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In Folland's Real analysis, two of properties of measures are stated as follows:

Let $(X,\mathcal{M}, \mu)$ be a measure space.

Continuity from below: If $\{E_j\}_1^{\infty} \subset \mathcal{M}$ and $E_1 \subset E_2 \subset \cdots$, then $\mu(\bigcup_1^{\infty} E_j) = \lim_{j \to \infty} \mu(E_j)$

Similarly,

Continuity from above: If $\{E_j\}_1^{\infty} \subset \mathcal{M}$, $E_1 \supset E_2 \supset \cdots$ and $\mu(E_1) < \infty$. Then $\mu(\bigcap_1^{\infty} E_j) = \lim_{j \to \infty} \mu(E_j)$

I do not understand the point of these statements. How they are related to continuity for example?

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It's reasonable for a continuous increasing function $f$ with real values, defined on the real line, to have $f(t_n)\uparrow f(t)$ when $t_n\uparrow t$ and $f(t_n)\downarrow f(t)$ when $t_n\downarrow t$. As a measure can take possibly infinite values, we have to be careful in this context, but that's the idea. – Davide Giraudo Nov 10 '12 at 17:48
    
Aside the word "continuity", what else exactly are you not understanding in these statements? – T. Eskin Nov 10 '12 at 19:21
    
Roughtly, a reason to call it a continuity property is that a phenomenon such $\lim_n g(x_n)=g(\lim_n x_n)$ is stated to be true. – Ton Feb 7 at 16:11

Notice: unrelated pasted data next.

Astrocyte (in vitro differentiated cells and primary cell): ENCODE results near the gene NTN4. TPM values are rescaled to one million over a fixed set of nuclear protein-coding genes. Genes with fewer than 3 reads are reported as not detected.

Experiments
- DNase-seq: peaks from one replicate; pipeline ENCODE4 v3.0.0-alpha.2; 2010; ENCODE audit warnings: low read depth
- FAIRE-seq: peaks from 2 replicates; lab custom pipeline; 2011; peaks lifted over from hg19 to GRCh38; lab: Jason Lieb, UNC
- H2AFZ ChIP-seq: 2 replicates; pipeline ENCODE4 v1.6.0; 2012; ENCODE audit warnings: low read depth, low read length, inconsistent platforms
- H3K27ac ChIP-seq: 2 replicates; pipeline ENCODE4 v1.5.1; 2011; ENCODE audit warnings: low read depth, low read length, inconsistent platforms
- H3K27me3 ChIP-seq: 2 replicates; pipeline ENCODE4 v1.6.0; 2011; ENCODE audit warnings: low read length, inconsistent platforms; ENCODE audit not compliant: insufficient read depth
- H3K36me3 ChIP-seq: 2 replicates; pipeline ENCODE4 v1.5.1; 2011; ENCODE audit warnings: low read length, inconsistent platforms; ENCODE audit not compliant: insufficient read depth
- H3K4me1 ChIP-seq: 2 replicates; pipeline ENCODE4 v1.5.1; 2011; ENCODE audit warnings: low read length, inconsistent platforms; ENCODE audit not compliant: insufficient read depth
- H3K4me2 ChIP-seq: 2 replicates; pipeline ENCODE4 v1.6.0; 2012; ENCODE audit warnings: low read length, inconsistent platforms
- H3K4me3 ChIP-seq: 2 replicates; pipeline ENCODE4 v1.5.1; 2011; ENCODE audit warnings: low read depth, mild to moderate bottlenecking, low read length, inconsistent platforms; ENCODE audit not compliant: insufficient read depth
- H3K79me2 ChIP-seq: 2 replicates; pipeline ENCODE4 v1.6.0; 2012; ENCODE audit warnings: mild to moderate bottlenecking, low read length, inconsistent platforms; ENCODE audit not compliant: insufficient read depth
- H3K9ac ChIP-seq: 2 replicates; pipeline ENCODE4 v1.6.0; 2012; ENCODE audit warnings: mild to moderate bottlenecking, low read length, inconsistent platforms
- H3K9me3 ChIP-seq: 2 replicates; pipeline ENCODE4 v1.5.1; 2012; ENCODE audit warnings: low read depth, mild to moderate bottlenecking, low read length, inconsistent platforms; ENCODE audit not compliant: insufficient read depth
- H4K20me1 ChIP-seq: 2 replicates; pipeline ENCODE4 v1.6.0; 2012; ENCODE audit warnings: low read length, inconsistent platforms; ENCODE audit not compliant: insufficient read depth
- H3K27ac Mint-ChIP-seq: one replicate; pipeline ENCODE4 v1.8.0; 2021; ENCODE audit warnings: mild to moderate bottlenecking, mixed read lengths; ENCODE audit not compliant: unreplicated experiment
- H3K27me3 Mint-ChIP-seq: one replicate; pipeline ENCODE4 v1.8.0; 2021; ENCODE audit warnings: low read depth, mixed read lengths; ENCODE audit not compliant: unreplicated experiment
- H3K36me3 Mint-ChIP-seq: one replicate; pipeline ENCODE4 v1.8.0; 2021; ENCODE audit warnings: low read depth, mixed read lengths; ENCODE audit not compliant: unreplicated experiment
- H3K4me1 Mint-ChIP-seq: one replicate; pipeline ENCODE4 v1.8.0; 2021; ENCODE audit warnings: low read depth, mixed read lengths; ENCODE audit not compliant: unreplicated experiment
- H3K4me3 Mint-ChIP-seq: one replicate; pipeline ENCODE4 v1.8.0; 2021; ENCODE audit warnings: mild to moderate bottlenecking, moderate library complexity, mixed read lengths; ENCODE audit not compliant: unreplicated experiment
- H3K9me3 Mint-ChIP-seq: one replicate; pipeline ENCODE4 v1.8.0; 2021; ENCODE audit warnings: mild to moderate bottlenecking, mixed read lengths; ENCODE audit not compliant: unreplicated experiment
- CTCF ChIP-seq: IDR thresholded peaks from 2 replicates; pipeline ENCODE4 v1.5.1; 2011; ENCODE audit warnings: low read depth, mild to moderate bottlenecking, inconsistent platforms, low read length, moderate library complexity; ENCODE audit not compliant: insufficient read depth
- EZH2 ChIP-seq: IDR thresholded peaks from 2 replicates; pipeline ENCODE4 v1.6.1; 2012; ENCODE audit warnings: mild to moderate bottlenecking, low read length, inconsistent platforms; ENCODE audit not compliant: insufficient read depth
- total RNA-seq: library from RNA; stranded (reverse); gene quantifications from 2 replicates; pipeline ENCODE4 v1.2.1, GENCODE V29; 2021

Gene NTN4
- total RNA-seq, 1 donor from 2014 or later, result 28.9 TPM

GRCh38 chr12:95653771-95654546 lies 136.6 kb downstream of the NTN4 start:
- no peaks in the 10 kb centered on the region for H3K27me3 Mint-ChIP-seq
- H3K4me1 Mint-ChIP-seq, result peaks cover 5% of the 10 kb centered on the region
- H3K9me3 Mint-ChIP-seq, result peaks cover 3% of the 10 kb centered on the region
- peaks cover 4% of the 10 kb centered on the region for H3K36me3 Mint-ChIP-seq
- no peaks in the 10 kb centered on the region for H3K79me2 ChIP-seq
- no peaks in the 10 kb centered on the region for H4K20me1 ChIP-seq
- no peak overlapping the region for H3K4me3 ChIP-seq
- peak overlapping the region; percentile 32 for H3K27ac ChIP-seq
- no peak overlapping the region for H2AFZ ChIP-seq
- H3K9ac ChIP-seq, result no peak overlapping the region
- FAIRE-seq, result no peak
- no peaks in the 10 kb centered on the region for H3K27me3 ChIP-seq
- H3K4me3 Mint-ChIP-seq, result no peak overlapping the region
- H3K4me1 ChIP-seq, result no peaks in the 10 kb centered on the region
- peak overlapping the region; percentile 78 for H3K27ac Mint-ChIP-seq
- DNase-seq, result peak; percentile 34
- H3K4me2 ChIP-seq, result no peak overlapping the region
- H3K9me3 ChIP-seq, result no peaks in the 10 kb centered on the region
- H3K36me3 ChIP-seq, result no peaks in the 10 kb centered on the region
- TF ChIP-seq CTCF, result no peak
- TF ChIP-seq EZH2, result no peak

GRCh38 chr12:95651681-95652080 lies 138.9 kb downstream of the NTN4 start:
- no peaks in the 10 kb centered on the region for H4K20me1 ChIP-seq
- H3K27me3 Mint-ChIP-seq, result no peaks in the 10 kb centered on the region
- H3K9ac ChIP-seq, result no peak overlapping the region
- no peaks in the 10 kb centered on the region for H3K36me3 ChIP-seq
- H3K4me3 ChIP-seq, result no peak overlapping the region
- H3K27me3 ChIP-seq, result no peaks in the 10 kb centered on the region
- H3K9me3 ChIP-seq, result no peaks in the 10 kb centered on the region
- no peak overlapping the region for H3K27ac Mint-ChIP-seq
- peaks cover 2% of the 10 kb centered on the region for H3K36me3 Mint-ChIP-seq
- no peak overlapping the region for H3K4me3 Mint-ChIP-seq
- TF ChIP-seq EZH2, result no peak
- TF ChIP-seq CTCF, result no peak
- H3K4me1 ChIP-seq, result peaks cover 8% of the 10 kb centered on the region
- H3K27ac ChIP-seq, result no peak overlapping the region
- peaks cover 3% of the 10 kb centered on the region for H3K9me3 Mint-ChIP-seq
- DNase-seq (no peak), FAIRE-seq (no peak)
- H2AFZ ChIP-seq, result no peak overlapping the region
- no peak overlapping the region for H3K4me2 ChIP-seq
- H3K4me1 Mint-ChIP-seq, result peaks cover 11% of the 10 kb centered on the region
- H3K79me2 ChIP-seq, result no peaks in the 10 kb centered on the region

up vote 5 down vote accepted

It's reasonable for a continuous increasing function $f$ with real values, defined on the real line, to have $f(t_n)\uparrow f(t)$ when $t_n\uparrow t$ and $f(t_n)\downarrow f(t)$ when $t_n\downarrow t$. As a measure can take possibly infinite values, we have to be careful in this context, but that's the idea.

The set functions $\mu\colon\cal M\to \overline{\Bbb R}_+$ is increasing in the sense that if $A\subset B$ then $\mu(A)\subset \mu(B)$. If $A_n\uparrow A$, then $\mu(A_n)\uparrow \mu(A)$.

We have to assumed that at least a set in $\{B_n\}$ is of finite measure in the case of decreasing sequence, to avoid counter-examples likes $X=\Bbb R$ with Lebesgue measure and $B_n=[n,+\infty)$ (like if we had a function defined on the real line with values in $\overline{\Bbb R}_+$ and such that $f(x)=0$ if $x\leqslant 0$, $f(x)=+\infty$ otherwise).

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really nice concrete example. – Adeek Feb 10 '15 at 11:35
    
I was wondering do we need the condition of ${B_n}$ to be finite in both continuity from above and below ? or only from above ?? – Adeek Feb 10 '15 at 11:47

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